12 May 2010

UK 2010 - NZ 1996

Despite the noisy baying of far-left violence touters outside Number 10 last night, already demanding their own bloody vision of the future, the new Conservative-Liberal Democrat (a leftwing wit called it Con-Dem) coalition is not a return of free market Thatcherism.

More's the pity.

Had the Conservative Party been a party touting a shameless belief in capitalism, wealth creation, property rights and a sound scepticism of government on both practical and moral grounds, then this coalition might actually be positive for freedom in the UK. The sole thing the Liberal Democrats can bring is a belief in social liberalism - and by that I am not meaning the vile socialist conformity that means that a priest can be arrested for expressing his point of view, but a belief that individual rights comes first, at least in respect to law and order matters. The element of the Liberal Democrats sceptical about laws on drugs, censorship and creating new offences every time a particularly hienous crime is committed, would be helpful.

Sadly, the salad bowl of these two does not fill me with optimism, yet I am going to give this government a chance. Why? Life's too short to be constantly negative, so I'll rate this lot on what they do, not what they said they would do. For the latter would simply be depressing.


So I am hoping taxes don't go up, although both parties campaigned on it to greater or lesser degrees.

I am, in fact, hoping that the Lib Dem promise to make the first £10,000 of per annum income tax free goes ahead. That WILL help put money in the economy, just not the way that socialists embrace.

I am hoping that the promises to abolish ID cards, and get rid of the criminal offences created under Labour since 1997 are kept, and the Orwellian Independent Safeguarding Authority is abolished.

I am hoping that LibDem Finance spokesman Vince Cable's recent conversion to cutting the deficit means that some serious spending cuts can be implemented this year.

I hope privatisation increases in pace, noting that unlike NZ, it isn't a dirty word in the UK, and continued throughout the Blair and Brown administrations. The Royal Mail, Channel 4 and Met Office were all considered for sale under Labour, and should be back on the agenda.

Finally, I am hoping that the Conservative policy of allowing anyone to set up a school, with minimal regulation and funding following the pupil (ala Swedish school vouchers) proceeds. It is perhaps the only policy that had anything worthwhile in it.

Yet the seeds of discord have already been sown in this coalition. The LibDems have been promised over 20 middle and junior Ministerial roles, for a party with 57 MPs this is grossly disproportionate compared to the 307 Conservative MPs. It is especially disconcerting given that absolutely none of them have ever been in government before.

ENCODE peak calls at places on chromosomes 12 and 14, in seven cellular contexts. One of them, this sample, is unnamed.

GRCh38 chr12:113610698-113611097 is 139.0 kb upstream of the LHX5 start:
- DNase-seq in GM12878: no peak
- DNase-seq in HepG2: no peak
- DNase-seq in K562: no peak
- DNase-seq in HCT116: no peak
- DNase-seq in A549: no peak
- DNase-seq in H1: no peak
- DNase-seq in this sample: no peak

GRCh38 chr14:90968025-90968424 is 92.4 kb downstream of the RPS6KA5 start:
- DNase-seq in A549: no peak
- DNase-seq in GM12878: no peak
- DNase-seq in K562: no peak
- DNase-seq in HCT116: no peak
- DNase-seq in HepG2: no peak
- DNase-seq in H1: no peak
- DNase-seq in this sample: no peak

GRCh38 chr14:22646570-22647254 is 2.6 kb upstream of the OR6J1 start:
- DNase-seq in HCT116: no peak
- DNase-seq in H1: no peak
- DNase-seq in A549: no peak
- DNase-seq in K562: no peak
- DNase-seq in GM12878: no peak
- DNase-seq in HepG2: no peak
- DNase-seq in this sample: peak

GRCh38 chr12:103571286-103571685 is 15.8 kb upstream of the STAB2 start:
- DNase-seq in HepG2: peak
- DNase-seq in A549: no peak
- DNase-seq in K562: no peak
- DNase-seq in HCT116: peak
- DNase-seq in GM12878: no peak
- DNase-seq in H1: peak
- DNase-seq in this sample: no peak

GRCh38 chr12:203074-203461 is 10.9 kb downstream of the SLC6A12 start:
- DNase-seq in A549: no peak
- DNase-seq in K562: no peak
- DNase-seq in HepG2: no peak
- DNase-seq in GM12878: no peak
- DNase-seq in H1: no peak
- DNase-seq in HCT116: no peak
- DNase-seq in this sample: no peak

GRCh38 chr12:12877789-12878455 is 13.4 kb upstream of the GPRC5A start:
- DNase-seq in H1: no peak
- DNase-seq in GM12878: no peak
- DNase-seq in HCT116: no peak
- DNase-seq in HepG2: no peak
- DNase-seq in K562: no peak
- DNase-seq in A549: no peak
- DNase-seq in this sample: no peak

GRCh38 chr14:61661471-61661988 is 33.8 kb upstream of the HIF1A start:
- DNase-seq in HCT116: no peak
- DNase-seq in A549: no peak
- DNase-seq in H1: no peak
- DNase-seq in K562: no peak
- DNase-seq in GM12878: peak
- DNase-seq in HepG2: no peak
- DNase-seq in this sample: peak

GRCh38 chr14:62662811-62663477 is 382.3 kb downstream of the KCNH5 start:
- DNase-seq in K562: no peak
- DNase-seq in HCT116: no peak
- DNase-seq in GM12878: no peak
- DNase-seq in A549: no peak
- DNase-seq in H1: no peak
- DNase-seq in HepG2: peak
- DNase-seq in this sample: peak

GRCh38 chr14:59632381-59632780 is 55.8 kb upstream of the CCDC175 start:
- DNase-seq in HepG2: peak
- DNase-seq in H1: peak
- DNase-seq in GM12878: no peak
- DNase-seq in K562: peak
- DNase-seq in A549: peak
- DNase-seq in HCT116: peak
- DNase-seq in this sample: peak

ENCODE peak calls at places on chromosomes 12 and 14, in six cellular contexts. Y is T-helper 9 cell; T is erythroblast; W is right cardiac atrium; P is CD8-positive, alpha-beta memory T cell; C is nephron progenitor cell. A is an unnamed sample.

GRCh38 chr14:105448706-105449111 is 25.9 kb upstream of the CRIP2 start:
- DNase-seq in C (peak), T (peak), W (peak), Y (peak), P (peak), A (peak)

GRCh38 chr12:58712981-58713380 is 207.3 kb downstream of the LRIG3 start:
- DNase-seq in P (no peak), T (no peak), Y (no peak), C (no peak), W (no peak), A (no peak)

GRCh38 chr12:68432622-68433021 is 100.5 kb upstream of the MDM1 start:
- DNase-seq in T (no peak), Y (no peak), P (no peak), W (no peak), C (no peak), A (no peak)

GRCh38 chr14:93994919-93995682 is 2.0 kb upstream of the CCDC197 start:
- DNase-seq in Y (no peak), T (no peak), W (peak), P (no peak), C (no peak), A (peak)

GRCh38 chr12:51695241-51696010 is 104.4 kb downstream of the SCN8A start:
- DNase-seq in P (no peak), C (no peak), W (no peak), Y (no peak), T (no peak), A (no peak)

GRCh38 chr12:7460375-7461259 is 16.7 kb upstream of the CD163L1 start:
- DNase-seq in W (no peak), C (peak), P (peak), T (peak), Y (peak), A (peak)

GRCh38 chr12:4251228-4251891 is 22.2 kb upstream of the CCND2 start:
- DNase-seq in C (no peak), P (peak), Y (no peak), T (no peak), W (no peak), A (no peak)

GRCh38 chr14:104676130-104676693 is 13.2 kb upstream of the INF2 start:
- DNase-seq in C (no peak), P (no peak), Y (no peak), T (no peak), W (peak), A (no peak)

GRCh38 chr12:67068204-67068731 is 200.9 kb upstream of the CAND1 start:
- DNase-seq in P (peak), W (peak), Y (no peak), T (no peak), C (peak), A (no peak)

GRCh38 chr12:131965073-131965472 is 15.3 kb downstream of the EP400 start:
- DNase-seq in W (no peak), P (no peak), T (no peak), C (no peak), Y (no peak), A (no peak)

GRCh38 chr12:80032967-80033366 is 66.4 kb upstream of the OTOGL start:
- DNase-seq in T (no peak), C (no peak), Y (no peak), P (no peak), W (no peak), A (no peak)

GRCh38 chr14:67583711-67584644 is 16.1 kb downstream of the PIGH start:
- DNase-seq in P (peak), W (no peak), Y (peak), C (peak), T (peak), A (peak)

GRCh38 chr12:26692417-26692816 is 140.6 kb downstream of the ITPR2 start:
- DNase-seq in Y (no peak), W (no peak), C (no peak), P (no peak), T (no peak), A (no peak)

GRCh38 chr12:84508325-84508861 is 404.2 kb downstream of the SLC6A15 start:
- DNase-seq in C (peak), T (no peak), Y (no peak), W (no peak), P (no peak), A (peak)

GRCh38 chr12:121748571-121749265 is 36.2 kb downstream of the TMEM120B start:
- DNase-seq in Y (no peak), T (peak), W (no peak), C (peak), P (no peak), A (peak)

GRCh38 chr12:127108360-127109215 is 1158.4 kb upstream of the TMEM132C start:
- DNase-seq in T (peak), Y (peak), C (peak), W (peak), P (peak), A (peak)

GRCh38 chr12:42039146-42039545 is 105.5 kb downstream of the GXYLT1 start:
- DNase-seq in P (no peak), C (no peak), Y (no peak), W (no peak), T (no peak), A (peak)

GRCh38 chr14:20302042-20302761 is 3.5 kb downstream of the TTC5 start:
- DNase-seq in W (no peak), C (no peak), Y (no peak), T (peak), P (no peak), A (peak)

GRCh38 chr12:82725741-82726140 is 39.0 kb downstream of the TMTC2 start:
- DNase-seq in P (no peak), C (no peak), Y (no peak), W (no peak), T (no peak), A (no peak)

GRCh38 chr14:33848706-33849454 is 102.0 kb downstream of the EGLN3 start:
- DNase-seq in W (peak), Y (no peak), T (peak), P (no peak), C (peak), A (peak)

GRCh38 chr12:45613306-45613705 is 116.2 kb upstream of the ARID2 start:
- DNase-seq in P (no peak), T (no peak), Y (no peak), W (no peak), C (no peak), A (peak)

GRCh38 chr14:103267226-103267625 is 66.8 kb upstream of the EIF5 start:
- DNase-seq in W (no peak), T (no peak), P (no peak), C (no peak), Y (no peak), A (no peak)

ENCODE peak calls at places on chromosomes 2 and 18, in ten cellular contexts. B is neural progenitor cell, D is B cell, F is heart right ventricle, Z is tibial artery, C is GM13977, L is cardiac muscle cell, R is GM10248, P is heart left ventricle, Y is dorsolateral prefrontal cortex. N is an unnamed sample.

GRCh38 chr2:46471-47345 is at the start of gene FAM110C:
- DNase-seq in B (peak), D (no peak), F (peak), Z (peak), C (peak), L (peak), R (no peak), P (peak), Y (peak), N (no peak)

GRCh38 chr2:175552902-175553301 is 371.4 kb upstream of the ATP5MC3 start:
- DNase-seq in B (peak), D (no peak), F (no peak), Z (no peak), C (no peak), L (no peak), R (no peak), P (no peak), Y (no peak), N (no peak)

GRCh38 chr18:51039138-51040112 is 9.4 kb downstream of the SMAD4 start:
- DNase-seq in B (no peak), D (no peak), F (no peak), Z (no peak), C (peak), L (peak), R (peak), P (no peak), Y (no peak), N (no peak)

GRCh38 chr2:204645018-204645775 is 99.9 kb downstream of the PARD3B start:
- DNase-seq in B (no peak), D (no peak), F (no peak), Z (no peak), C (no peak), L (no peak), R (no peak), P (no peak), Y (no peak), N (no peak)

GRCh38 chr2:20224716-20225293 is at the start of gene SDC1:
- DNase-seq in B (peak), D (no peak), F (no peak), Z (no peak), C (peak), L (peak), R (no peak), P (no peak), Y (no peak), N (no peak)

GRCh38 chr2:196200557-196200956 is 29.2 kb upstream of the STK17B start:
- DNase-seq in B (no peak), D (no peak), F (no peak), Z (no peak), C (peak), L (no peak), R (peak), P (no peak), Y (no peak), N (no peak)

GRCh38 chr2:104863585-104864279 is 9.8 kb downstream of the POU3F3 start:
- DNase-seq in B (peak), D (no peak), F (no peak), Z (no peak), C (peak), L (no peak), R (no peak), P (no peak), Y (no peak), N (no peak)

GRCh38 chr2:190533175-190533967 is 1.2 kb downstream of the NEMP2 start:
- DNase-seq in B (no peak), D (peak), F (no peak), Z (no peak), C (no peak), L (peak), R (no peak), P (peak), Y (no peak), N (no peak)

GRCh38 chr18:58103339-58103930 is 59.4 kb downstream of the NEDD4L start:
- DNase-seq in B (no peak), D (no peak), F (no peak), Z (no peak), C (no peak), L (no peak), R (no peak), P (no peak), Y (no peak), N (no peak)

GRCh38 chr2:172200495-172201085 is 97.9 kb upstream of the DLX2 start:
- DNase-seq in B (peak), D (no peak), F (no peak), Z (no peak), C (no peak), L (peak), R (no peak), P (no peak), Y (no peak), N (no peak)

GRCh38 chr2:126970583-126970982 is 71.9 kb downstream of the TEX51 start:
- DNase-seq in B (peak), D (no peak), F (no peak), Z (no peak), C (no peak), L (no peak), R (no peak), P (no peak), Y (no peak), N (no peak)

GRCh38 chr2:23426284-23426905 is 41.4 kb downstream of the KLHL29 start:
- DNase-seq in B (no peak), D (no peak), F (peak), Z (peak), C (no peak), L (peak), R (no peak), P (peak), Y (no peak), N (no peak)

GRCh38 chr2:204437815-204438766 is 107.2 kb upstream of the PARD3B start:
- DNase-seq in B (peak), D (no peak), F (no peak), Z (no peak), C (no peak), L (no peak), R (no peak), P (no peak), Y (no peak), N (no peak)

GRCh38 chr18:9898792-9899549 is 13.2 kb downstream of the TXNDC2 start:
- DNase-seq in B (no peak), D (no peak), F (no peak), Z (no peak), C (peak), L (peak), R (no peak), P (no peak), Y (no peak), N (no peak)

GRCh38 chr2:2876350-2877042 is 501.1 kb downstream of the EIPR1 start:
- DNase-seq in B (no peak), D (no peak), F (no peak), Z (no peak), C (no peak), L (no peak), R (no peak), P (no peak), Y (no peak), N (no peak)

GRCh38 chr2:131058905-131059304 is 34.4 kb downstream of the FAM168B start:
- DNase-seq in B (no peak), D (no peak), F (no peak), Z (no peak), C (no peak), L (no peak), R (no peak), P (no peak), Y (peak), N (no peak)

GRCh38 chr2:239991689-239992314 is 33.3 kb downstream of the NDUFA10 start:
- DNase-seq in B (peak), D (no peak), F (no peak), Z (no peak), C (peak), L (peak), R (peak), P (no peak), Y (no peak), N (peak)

So this is where the parallel to NZ lies. In 1996, the National Party and the NZ First Party formed a coalition. It immediately caused discord among many NZ First supporters who opposed National, so the LibDems will already be under substantial grassroots pressure to ensure the Conservatives have their policies severely moderated (not that there is much to moderate).

However, with over 20 LibDems in executive roles it is easy to see where announcements of sheer banality and stupidity will come from. Bear in mind the LibDems include those who have been aligned with the Marxist Stop the War Coalition (Chaired by the supporter of North Korea's regime, Andrew Murray), the LibDems embrace the European Union in ways that the Conservatives rightly find an anathema, and the LibDems are fanatical supporters of cutting CO2 emissions according to the Green Bible of "fossil fuels always bad", and have a Cabinet Minister leading that policy. The announcement of broad agreement on many policies would seem to indicate that the Conservatives had little to surrender, and showed how little the Conservatives really offered that means chance.

Yet it still remains that there are many in the Conservatives eager to cut back the role of the state, and many in the LibDems keen for the opposite. How long those tensions can be papered over is unclear. It helps that, unlike NZ in 1996, the minor party is not led by a prima donna who seeks attention, but does little work. Although it also helps that Clegg and Cameron genuinely get on, not something that could have been said for the Bolger-Peters relationship at first.

Whatever happens, there will be disenchantment. If it proves to be a government shrinking the state then the LibDems will split, as it has been the repositary of protest votes for leftwing opponents of New Labour for so long. If it proves to be a government of pablum and little serious change, then many Conservatives will be fed up and bored with government that simply "conserves" what Labour did, and makes selective cutbacks (and tax increases) to address the deficit.

For myself, I don't expect much difference. If that proves to be the case, then the big question will be whether David Cameron will have changed politics in the UK in form (not substance) by moving the Conservatives and the Liberal Democrats together (leaving a sniping increasingly leftwing Labour in Opposition), or if this is the start of a polarisation process as the two parties find their inevitably diverse wings sniping and building support for a revolt.

In any case, the losers will always be the taxpayers, as no major party was standing up for them this election.

1 comment:

Jeremy Harris said...

"It is especially disconcerting given that absolutely none of them have ever been in government before. "

I find that an interesting statement as the Constitution for New Freeland that was part of Libnz platform you ran on when you stood for them, promoted a three term limit for ALL politicians, surely the above, is then, something you support..?